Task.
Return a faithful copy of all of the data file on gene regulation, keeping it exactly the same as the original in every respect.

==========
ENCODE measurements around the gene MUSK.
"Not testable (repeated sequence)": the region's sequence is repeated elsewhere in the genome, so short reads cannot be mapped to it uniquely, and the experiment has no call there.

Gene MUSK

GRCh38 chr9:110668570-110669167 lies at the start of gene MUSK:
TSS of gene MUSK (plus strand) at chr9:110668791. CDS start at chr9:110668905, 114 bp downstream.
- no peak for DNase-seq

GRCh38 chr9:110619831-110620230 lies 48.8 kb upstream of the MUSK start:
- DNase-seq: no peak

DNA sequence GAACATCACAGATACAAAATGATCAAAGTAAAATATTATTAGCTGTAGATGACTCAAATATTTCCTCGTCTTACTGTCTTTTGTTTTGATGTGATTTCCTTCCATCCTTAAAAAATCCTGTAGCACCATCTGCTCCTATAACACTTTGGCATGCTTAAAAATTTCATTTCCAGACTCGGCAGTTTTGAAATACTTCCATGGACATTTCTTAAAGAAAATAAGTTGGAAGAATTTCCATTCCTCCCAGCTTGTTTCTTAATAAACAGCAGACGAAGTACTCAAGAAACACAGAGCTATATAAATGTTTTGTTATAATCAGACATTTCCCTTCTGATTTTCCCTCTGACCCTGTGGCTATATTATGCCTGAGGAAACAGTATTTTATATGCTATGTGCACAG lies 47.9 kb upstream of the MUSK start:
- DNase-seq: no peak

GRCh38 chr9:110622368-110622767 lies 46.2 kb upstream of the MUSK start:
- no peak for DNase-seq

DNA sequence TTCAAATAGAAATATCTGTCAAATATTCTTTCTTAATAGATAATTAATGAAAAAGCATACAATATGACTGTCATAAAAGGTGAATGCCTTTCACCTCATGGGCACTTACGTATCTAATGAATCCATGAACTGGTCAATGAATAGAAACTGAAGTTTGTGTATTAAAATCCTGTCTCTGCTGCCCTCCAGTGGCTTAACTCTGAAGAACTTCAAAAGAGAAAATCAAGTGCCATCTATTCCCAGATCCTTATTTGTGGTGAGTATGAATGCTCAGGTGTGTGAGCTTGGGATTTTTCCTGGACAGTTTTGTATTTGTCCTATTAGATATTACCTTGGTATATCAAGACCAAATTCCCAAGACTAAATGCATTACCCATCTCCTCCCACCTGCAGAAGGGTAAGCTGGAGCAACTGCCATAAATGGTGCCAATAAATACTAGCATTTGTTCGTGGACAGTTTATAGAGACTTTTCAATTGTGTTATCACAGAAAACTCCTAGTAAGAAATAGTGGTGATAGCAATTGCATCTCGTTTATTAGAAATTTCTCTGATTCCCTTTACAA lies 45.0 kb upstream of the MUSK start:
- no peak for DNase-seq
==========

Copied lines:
ENCODE measurements around the gene MUSK.
"Not testable (repeated sequence)": the region's sequence is repeated elsewhere in the genome, so short reads cannot be mapped to it uniquely, and the experiment has no call there.

Gene MUSK

GRCh38 chr9:110668570-110669167 lies at the start of gene MUSK:
TSS of gene MUSK (plus strand) at chr9:110668791. CDS start at chr9:110668905, 114 bp downstream.
- no peak for DNase-seq

GRCh38 chr9:110619831-110620230 lies 48.8 kb upstream of the MUSK start:
- DNase-seq: no peak

DNA sequence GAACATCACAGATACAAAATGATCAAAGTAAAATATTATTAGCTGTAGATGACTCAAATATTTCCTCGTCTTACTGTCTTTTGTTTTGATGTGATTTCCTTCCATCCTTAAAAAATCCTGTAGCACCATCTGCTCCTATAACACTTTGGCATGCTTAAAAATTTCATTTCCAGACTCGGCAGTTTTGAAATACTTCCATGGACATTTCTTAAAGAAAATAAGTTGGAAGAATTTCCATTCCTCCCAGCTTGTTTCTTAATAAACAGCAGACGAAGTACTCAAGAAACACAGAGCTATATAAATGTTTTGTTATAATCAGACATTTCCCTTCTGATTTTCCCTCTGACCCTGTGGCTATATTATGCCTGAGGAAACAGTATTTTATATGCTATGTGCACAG lies 47.9 kb upstream of the MUSK start:
- DNase-seq: no peak

GRCh38 chr9:110622368-110622767 lies 46.2 kb upstream of the MUSK start:
- no peak for DNase-seq

DNA sequence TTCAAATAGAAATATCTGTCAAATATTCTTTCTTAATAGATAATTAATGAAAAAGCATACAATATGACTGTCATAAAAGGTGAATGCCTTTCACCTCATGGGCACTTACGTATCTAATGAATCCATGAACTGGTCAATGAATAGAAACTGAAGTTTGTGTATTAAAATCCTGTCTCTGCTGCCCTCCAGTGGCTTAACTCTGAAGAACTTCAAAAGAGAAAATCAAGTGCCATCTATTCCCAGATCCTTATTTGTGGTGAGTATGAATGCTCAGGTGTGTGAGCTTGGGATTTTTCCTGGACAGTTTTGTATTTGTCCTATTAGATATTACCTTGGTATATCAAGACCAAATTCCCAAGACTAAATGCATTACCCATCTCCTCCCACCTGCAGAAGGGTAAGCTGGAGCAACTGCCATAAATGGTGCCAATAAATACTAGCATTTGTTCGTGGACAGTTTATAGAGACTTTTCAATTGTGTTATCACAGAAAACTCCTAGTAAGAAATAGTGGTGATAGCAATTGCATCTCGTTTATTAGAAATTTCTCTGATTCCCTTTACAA lies 45.0 kb upstream of the MUSK start:
- no peak for DNase-seq